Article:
Please indulge me as I engage in a mini-rant, as I am really, REALLY, cheesed off! As I’ve mentioned in previous posts, I am reading scads of material on the Jewish context of Christianity, and I just read something that has me…, well, angry, I guess.
I do get that there is a silent anti-Semitism inherent in today’s Christianity that is so ingrained as to be unnoticed because it is so pervasive that it has become part of our faith, unintended though it may be. What we don’t understand is that we have precious little light and, because of this, we have even less reason to make inquiry into how much we know just ain’t so! Continue reading
In my Why A Rabbi? post, I traced how God’s revelation of himself and His way came through Abraham, Moses and Jesus. Mankind’s history has been the story of gods and idols that need to be appeased, cajoled, or bribed in order to get favorable results in one’s life. In essence, magic, myth, and mysticism have been the spiritual legacy of humanity from, … oh, say, the time of Noah?
Judaism’s difference, and because it is from the same root, Christianity’s difference, is that there is one God who is supreme and who has been revealing Himself to mankind in order to draw fallen people back into fellowship and holy, right living. The Shema begins with “Hear, O Israel, the LORD your God, the LORD is one” (Deut. 6:4). And unlike the gods of the universe, this God, this LORD who is one, is not only powerful, He cares for his creation. Continue reading
This past Sunday, our pastor spoke on the Parable of the Sower, and told us the story of the illustration, above. She and a friend, about 13 years ago, created the banner to go along with this parable when she was serving as a district superintendent for the Virginia Conference of the UMC. They purposely left the face unfinished, using it as the hook for the congregations she was visiting, telling them that they should picture the sower with their face, as it is every Christian’s responsibility to sow the Word of God in their situations.
As she was speaking about the parable, and as I was looking this banner, the old adage about growing where you are planted popped into my head. Only, it didn’t come to me as “Grow where you are planted,” but “Sow where you are planted.” Continue reading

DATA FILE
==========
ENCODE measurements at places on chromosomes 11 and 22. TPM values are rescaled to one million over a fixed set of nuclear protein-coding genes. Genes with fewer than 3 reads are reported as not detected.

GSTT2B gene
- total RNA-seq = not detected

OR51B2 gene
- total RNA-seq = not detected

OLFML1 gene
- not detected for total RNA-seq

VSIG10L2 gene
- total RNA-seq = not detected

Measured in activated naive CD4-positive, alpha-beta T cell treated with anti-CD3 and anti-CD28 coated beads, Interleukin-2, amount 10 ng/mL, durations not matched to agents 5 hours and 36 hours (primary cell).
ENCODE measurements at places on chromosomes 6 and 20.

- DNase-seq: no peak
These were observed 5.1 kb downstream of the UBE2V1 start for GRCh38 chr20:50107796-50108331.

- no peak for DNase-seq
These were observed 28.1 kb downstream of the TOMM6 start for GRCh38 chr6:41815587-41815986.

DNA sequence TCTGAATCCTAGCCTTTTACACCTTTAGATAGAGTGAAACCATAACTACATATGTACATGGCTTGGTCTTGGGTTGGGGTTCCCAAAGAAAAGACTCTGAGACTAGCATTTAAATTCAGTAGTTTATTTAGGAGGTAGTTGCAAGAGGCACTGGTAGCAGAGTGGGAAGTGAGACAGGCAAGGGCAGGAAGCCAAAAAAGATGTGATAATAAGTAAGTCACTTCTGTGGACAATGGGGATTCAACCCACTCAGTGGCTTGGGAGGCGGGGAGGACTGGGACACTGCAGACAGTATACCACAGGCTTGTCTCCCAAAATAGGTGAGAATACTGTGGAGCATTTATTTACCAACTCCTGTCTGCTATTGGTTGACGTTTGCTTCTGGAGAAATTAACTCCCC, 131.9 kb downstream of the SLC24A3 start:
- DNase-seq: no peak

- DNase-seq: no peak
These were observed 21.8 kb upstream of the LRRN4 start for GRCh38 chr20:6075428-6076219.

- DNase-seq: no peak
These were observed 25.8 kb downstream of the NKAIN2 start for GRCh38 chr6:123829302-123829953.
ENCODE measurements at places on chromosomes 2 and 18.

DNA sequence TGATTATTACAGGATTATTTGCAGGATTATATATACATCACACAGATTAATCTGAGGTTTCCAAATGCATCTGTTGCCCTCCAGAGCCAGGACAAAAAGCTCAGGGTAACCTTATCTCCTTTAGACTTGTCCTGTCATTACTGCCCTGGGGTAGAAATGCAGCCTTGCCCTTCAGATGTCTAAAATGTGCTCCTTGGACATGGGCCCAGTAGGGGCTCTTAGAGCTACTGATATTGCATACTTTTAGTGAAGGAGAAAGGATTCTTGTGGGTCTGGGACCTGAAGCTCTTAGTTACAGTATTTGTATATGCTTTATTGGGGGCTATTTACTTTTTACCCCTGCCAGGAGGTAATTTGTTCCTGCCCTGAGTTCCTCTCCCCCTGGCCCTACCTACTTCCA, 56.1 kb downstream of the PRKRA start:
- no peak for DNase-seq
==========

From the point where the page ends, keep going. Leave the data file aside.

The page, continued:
One of the popular topics of speculation in religious circles, both Christian and non-, is “what happened during Jesus’ Silent Years?” Of course, the silent years being the time in Christ’s life between His twelfth birthday and His baptism by John in the Jordan, when He went off into the desert for forty days.
But here’s the deal about those supposed silent years—while the Gospels don’t give us specifics concerning any particular event in the life of Christ prior to ministry, (other than His youthful visit to the Temple), we have enough historical writings to know what His life was like as He grew, and how He was preparing for His public ministry. Continue reading
As I’ve mentioned in previous posts, I am examining the Jewish nature of Jesus’ ministry, and what it should mean to those who fashion themselves to be His disciples. I’m going to begin this post by asking a question, and then following it up into a rabbit trail that actually is quite relevant to this series of posts. Here is the question:
Who has NOT heard the statement “Jesus was born to die”?
No one, right? This is a commonly-used statement that people make to say that the purpose of Christ’s birth was to get Him to Calvary, to die as God’s sacrificial lamb to atone for the sins of the world. Continue reading